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Consider this quote from Abe Lincoln

"America will never be destroyed from the outside. If we falter and lose our freedoms, it will be because we destroyed ourselves."



     I have really gotten out of my comfort zone lately. In the last month alone I’ve attended a lecture, two plays and took part in an impromptu discussion about leadership. It’s almost scary to think about the culture I have been exposed to, for I am sure it will lead to not wearing white socks with black shoes and something akin to a sweater vest. Before I know it words like “Delightful” and “Cheery” will start to slip into my vocabulary and I’ll finally learn about wine that doesn’t come out of a box.

     It certainly may ruin many of the manly country-boy pursuits that I enjoy now. I’m sure at some point I’ll find beer “boringly tasteless”, start paying attention to Grand Prix racing because NASCAR is just “too unsophisticated” and before anyone can stop me, I will have given up my Green Bay Packers to follow some third world soccer team. It makes me shudder to think about it.

The entire think really made me think how fortunate I am to live in a small community where fun activities like the theater, or live music or even lectures rarely take place. I’m sure that I couldn’t live in a larger city where the lure of such magnificent activities is the greatest. Seriously, who could live in Des Moines and not go to Wal Mart every single day?

     It is fortunate for me that I live in a place where the most excitement we see is when someone gets a new car, or the neighbor’s cat shows up on a lost poster at Casey’s. Certainly standing along side the road watching cars go by all day has to be a good way to develop deep thought, and just because there is this “internet” thing doesn’t mean that I would ever have to use it. (Did you know that some businesses do everything “online”?)

     Besides when am I ever going to need to find any culture and knowledge in this community? Nope, I should just give my kids a stick and a rock and tell them to figure things out on their own. Certainly my honor student can complete her research paper using the 1967 encyclopedia set that I found at a rummage sale for a dime. You know I’m also glad that we don’t have any little minds who can’t find something destructive to do in town instead of loosing themselves in stories of things we no longer really deem important.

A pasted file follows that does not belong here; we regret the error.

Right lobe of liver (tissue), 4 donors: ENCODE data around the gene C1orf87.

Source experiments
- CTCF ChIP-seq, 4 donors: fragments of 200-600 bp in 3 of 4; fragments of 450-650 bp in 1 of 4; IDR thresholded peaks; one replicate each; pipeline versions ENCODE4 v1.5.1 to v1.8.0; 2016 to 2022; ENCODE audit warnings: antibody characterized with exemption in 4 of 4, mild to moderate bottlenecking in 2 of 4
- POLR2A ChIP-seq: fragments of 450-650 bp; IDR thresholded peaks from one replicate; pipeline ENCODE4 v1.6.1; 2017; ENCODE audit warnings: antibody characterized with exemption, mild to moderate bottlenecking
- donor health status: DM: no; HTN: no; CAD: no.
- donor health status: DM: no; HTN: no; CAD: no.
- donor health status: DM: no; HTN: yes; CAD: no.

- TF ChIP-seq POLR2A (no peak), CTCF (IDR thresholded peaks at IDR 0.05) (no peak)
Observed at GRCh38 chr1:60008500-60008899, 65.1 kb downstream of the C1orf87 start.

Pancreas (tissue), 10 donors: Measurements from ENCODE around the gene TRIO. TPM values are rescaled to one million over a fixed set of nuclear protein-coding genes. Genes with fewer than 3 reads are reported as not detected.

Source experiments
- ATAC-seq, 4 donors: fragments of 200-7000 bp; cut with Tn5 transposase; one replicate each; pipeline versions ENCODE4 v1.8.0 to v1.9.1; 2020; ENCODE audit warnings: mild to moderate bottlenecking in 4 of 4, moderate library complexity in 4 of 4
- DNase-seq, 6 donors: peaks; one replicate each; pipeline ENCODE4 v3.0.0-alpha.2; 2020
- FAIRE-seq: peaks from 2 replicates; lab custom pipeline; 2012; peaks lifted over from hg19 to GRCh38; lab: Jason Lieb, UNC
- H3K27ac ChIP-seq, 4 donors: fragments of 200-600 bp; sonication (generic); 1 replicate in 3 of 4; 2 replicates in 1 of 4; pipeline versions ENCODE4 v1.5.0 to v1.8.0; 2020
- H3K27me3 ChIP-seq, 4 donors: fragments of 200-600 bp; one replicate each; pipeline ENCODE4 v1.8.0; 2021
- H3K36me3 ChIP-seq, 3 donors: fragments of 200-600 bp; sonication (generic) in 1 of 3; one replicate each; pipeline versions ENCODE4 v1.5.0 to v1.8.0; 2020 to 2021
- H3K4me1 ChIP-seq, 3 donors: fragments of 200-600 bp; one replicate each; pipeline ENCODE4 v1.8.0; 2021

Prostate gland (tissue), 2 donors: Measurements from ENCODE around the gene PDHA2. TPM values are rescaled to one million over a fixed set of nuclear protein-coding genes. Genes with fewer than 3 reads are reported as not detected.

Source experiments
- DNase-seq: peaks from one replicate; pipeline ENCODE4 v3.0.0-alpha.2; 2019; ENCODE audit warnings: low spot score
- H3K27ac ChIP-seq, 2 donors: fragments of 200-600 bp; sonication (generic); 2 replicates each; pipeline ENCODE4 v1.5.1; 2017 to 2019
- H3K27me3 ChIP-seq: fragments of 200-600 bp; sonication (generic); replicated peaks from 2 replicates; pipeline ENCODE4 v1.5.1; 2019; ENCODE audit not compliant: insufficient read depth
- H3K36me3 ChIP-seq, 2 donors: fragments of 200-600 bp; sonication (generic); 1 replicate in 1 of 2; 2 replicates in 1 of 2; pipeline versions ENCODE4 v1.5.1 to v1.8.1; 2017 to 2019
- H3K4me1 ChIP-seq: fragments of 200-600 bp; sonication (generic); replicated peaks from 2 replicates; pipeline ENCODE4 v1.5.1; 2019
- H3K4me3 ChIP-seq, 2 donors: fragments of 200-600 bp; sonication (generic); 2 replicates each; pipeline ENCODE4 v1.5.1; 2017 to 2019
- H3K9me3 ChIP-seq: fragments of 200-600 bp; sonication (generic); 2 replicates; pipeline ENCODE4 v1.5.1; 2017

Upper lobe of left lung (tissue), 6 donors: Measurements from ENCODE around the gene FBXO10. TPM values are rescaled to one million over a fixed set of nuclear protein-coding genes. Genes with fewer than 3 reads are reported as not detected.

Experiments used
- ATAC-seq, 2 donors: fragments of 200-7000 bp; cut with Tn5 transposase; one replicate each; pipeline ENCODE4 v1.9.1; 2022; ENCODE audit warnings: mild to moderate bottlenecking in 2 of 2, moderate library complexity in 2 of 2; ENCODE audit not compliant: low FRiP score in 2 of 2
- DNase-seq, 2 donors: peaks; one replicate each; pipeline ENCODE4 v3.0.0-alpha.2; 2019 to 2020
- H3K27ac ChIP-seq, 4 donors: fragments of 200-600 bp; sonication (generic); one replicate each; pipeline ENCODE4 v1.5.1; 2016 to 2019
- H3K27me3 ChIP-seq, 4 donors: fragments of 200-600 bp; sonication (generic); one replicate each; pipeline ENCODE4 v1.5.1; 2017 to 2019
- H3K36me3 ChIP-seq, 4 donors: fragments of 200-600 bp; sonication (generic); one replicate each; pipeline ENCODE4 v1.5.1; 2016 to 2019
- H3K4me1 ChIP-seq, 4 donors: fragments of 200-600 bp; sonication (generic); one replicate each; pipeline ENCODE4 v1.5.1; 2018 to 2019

No, we wouldn’t ever have to eat green eggs and ham, and Uncle Tom will live in a condo instead of a cabin, and I’m sure Hitler was a nice guy; didn’t he run a bunch of summer camps in Europe? I’m sure the kids will get over it soon enough. They can skateboard down the sidewalks, and break windows and set things on fire just like we did back in the dark ages.

     Yes folks, maybe a bit of this is tongue in cheek, and yes, I did really attend all of those cultural events. But it is also how I feel about the library. We are fortunate to live in a small town without violence and drugs and gangs, but then again I’m sure we wouldn’t have those things the first day after the library was closed for good. And I am quite certain that most of the kids around here would rather spend all their time in front of the television with a game control in their fat little fingers. Who needs books, and stories, and ideas to make our minds soar?

     I’m sure to some, it is just a building, and a number on a balance sheet at the end of the year, but once it is gone, I’ll sure miss it, and I’m guessing we’ll all loose out on a little culture in the end.

     See you next week…remember, we’re all in this together.